Tubman is most famous for 13 secret trips back to the region during which she freed more than 70 family members and friends via the Underground Railroad, the network of stops and safe houses that escapees followed to freedom.
Lesser known is her work during the Civil War, when she became the conflict’s first woman to lead an armed expedition. Working for the Union as a nurse, cook, scout and spy, she freed more than 700 slaves during her assault on plantations along South Carolina’s Combahee River in 1863. After the war, from her home base in Auburn, New York, she fought for women’s suffrage, as well as the rights of minorities, the disabled and the elderly.
The Brodess Farm, where Tubman was enslaved, is a 10-minute drive from the center. Because Tubman was often rented out (her enslaver didn’t have enough work for all the people he owned), it’s unknown exactly how much time she spent at the spot, which today is a simple field of crops with an unrelated house in the distance. A plaque here proclaims erroneously that Tubman “found freedom for herself and some three hundred other slaves whom she led north.” That number is now believed to be closer to 70. It might seem that the sign’s biggest takeaway is about humankind’s propensity for mistakes. If you count racism and intimidation as mistakes, then that is probably true.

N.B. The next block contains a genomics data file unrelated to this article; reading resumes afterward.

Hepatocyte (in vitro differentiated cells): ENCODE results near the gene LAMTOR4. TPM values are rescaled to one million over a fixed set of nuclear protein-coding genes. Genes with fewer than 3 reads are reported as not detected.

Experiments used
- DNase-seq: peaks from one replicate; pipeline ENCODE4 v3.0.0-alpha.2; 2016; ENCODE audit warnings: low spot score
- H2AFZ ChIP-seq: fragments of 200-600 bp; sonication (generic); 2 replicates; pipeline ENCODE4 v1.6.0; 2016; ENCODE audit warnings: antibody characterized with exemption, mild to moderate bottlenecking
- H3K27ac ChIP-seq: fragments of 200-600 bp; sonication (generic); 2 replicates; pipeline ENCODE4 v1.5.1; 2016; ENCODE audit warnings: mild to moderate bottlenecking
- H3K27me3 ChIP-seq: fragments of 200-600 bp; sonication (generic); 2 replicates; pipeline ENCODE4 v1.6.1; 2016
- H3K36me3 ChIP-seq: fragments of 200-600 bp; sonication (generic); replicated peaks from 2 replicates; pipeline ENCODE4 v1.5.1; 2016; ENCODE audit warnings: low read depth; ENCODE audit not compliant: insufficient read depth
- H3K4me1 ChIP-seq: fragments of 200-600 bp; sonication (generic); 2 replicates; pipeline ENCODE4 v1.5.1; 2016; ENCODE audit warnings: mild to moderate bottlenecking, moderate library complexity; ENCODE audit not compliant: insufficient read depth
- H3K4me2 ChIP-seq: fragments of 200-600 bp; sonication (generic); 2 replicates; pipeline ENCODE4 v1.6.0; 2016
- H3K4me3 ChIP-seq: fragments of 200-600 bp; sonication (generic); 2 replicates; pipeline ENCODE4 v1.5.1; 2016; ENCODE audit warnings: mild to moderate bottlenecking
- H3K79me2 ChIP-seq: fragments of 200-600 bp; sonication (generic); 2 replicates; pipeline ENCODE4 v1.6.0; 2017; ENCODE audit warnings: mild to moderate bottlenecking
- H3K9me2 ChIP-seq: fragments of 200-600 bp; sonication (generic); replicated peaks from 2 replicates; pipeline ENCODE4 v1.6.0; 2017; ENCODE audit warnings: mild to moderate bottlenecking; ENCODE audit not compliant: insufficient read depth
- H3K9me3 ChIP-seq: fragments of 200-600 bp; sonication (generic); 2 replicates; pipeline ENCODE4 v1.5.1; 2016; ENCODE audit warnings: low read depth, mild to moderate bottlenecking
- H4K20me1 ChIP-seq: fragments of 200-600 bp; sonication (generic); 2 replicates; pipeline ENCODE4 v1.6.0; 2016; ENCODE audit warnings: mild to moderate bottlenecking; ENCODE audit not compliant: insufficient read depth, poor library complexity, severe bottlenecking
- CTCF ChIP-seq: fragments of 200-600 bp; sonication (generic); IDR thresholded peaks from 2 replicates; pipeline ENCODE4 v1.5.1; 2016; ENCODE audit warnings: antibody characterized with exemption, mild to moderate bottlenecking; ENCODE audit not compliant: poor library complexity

I had pulled up to the marker at the same time as an older gentleman who emerged from his car and began inspecting the sign. I assumed he was there, like me, to see the place where Tubman had lived. Instead, he told me, he was looking for bullet holes. The man, a part-time resident of the Eastern Shore, told me how he stopped by every once and a while to check for destruction, pointing out some old poxing which seemed to be from buckshot, as well as a noticeably patched up section.
The Maryland Historical Trust, the steward for the state’s historical markers, later confirmed that, in 2002 and 2014, the sign had undergone repair after being shot. Maybe, I asked, many of Dorchester County’s historical markers bear the brunt of target practice? No, the trust’s public affairs officer said, they do not. If Tubman had slave-catchers, angry masters, and the animus or apathy of the better part of society working against her in the 19th century, she still apparently has her detractors in the 21st.